|Elmwood Festival of the Arts|
(courtecy of Buffalonews.com)
The trouble started Saturday morning when I heard the event coordinator for the church arguing with one of the vendors. The coordinator refused to open the front doors to potential customers and wanted only the side door open. The vendor pleaded with the coordinator stating that we wouldn't get as much traffic if the doors were not open. The coordinator said that she didn't care and to basically deal with it. And of course, everyone did poorly on Saturday.
On Sunday, I was surprised to find the front doors open, and amazed at the amount of traffic flowing through the show. I did about 3 times better on Sunday.
Now to get to the heart of the story. Saturday after the show, I spoke to my mother who told me some heartbreaking news about my grandmother. The stroke she had after her surgery for ovarian cancer left her paralyzed on the left side of her body and unable to swallow. Grandma was refusing a feeding tube.
|My Mother and Grandma|
I knew what this meant, but I didn't want to believe it. My grandmother was always such an independent and strong woman. Hell, she worked at Wegmans for over 30 years and was still slingin' coffee up until the time she found out she needed surgery.
|Fairport Wegmans courtesy of flickriver.com|
During the show on Sunday, I talked to my mother who told me that I should get down to see Grandma while she was still responding to what was going on around her. Mom needed a ride home from the hospital so I told her I would meet her down there. Which meant I had to pack up early from the show since I was in Buffalo and Grandma was back in Rochester.
|Dinner at Grandma and Grandpa's|
It was 4pm, the show ended at 5. There were still a few customers shopping, but nothing like the craziness from earlier in the day. Visiting hours at the hospital ended at 8, so I thought I'd better pack it in a bit early in order to spend some time with Grammy.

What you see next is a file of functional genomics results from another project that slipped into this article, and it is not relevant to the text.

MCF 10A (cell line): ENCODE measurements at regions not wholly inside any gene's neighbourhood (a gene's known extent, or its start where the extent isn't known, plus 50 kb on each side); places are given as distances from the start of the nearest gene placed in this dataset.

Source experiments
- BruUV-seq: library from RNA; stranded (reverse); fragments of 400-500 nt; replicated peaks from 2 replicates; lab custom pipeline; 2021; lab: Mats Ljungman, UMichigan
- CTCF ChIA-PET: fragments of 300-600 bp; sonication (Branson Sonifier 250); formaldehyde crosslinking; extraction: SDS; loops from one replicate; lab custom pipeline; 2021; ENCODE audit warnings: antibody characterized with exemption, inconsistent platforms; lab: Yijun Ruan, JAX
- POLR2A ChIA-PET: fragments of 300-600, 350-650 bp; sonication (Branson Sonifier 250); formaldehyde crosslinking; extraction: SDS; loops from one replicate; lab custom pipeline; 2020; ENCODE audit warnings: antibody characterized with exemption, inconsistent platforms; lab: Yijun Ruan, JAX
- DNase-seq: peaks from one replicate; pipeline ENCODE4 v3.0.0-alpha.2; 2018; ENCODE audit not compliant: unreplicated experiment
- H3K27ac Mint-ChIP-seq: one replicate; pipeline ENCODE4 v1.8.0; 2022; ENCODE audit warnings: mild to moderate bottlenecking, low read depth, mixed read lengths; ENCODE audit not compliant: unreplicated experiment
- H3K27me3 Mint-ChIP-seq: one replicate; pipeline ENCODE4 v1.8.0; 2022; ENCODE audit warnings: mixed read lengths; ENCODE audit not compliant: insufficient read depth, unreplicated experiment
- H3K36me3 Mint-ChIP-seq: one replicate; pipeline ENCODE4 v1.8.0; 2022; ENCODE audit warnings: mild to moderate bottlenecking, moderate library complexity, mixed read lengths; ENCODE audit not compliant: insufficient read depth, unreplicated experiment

Those of you who know me, know that my booth takes about 30 minutes to set up and half the time to break down. I had all of my things on my dolly and was making my way to the side door when the event coordinator stopped me in my tracks about 10 feet from the door. I told her the situation, and with zero compassion, she told me that me leaving was extremely disruptive and that I needed to go through the back door. I told her that my dolly would not fit through the back door. You know how much she cared? She didn't give a flying fuck. She told me to go to the back door and unpack everything so that I could fit. I then told her that in the moments she wasted yelling at me in front of customers and other vendors, I could have slipped out the side door unnoticed. (talk about making a scene and being disruptive) She stood her ground and pointed to the back door, I wheeled my dolly around her and was out through the side door in less than a heartbeat. I couldn't believe how insensitive she was, especially being a church-going person. It boggled my mind!
|Grandma in the background, my pretty|
Mama, far left
I am not one to burn bridges, especially when it comes to something I make my living on, but I have no regrets leaving the show early. At the hospital, Grandma was able to nod 'yes' and 'no' at questions asked and hold my hand. After Sunday, she was unresponsive to what was going on around her, and perished just 9 days later.
I thank my lucky stars for the few hours I had with her that day. I got to tell her I loved her and know that she heard me. Grandma Mortillaro was my favorite Grandma. She was hip and 'with it' her whole life. So not only was she always cool, she was always so positive and upbeat. Grandma sparkled, and the skies in heaven are that much brighter because of her.
*On a side note, ALL of the other folks affiliated with the church were EXTREMELY nice. They went well out of their way to help and make sure you were fed, comfortable, and had bathroom breaks. Definitely a show I would have gone back to if it were not for my unfortunate experience.